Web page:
The increase reflects Calpers’ decision in December to roll back the expected rate of return on its investments. That means the system’s 3,000 cities, counties, school districts and other public agencies will have to put more taxpayer money into the fund because they can’t count as heavily on anticipated investment income to cover future benefit checks.

Including the costs paid by cities and counties that run their own systems, the fiscal 2018 tab will be at least $13 billion to meet retirement obligations for public workers, according to the analysis, which is based on actuarial reports and audited financial statements.

Barring any changes to pensions, “several California cities and counties will find themselves forced to slash other spending,” the group wrote in its report. “The less fortunate will simply be unable to pay the bills they receive from Calpers or their local retirement system.”

Quadruple is More Likely

https://mishgea.files.wordpress.com/2017/04/city-of-berkely-projections.png?w=625

The California Policy Center Report details 20 cities and counties reporting pension contribution-to-revenue ratios exceeding 10%. San Rafael, San Jose, and Santa Barbara County head the list at 18.29%, 13.49%, and 13.06% respectively.

The report “reflects the impact of CalPERS’ recent decision to change the rate at which it discounts future liabilities from 7.5% to 7%.

Lovely.

A plan assumption of 7.0% is not going to happen. Returns are more likely to be negative than to hit 7% a year for the next five years.

As in 2000 and again in 2007, investors believe the stock market is flashing an all clear signal. It isn’t.

GMO 7-Year Expected Returns

https://mishgea.files.wordpress.com/2017/03/gmo-7-year-2017-02a.png?w=625

Source: GMO

*The chart represents local, real return forecasts for several asset classes and not for any GMO fund or strategy. These forecasts are forward‐looking statements based upon the reasonable beliefs of GMO and are not a guarantee of future performance. Forward‐looking statements speak only as of the date they are made, and GMO assumes no duty to and does not undertake to update forward looking statements. Forward‐looking statements are subject to numerous assumptions, risks, and uncertainties, which change over time. Actual results may differ materially from those anticipated in forward‐looking statements. U.S. inflation is assumed to mean revert to long‐term inflation of 2.2% over 15 years.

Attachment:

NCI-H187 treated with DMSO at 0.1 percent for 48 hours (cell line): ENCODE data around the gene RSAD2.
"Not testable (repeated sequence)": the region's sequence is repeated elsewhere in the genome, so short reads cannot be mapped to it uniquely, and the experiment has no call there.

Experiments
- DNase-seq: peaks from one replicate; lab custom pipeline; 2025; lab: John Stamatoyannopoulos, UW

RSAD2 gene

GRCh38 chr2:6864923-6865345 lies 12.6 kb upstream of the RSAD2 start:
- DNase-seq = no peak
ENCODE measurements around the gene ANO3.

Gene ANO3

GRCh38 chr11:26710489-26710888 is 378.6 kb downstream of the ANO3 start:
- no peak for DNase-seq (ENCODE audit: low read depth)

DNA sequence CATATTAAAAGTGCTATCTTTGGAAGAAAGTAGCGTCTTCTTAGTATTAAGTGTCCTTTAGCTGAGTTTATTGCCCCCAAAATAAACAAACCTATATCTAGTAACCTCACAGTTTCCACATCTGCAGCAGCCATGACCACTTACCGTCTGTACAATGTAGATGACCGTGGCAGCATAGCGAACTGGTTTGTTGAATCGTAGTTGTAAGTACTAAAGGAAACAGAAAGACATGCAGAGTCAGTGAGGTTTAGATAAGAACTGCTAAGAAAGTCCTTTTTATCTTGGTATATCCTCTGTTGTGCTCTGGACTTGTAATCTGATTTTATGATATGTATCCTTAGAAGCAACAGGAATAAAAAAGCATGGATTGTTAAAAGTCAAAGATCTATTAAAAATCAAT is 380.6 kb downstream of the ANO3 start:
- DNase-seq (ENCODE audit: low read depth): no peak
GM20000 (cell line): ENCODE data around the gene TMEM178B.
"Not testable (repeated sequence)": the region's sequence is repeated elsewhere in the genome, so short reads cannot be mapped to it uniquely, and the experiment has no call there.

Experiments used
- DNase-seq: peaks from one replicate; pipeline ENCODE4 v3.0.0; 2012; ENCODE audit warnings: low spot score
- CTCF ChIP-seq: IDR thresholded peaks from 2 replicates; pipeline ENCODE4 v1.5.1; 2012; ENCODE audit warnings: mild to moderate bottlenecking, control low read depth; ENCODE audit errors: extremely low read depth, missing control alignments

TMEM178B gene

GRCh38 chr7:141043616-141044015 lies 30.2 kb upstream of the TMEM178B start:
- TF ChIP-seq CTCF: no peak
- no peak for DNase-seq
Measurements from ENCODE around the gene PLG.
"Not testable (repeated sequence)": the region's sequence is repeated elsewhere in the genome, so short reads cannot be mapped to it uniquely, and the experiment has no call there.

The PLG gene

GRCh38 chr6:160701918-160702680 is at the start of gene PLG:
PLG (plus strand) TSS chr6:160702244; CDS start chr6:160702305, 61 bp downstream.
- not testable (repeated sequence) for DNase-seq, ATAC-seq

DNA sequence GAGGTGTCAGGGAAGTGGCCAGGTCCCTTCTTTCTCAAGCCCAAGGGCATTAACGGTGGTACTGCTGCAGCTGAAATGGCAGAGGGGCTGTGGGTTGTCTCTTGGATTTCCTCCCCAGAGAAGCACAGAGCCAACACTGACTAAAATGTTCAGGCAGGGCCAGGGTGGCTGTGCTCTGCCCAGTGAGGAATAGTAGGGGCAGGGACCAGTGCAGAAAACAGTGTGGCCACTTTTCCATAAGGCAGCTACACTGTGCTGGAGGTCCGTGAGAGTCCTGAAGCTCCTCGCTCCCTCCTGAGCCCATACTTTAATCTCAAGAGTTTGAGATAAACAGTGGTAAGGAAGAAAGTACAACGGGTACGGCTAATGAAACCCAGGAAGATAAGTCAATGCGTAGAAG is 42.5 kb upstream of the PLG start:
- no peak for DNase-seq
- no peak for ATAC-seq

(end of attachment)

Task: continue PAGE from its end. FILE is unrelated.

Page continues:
Forecast Analysis

GMO forecasts seven years of negative real returns. Allowing for 2.2% inflation, nominal returns are expected to be negative for seven full years.

Even +3.0% returns would wreck pension plans, most of which assume six to seven percent returns.

If we see the kinds of returns I expect, even quadruple contributions will not come close to matching the actuarial needs.

by Mike “Mish” Shedlock

Fed Announced They’re Ready To Start Shrinking Their 4.5T Balance Sheet ― Prepare For Higher Mortgage Rates

Federal Reserve Shocker! What It Means For Housing

The Federal Reserve has announced it will be shrinking its balance sheet. During the last housing meltdown in 2008, it bought the underwater assets of big banks.  It has more than two trillion dollars in mortgage-backed securities that are now worth something because of the latest housing boom.  Gregory Mannarino of TradersChoice.net says the Fed is signaling a market top in housing.  It pumped up the mortgage-backed securities it bought by inflating another housing bubble.  Now, the Fed is going to dump the securities on the market.  Mannarino predicts housing prices will fall and interest rates will rise.

Janet Yellen Explains Why She Hiked In A 0.9% GDP Quarter

It appears, the worse the economy was doing, the higher the odds of a rate hike.

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Putting the Federal Reserve’s third rate hike in 11 years into context, if the Atlanta Fed’s forecast is accurate, 0.9% GDP would mark the weakest quarter since 1980 in which rates were raised (according to Bloomberg data).

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We look forward to Ms. Yellen explaining her reasoning – Inflation no longer “transitory”? Asset prices in a bubble? Because we want to crush Trump’s economic policies? Because the banks told us to?

For now it appears what matters to The Fed is not ‘hard’ real economic data but ‘soft’ survey and confidence data…

https://i0.wp.com/www.zerohedge.com/sites/default/files/images/user3303/imageroot/2017/03/15/20170315_prefed7.jpg

Source: ZeroHedge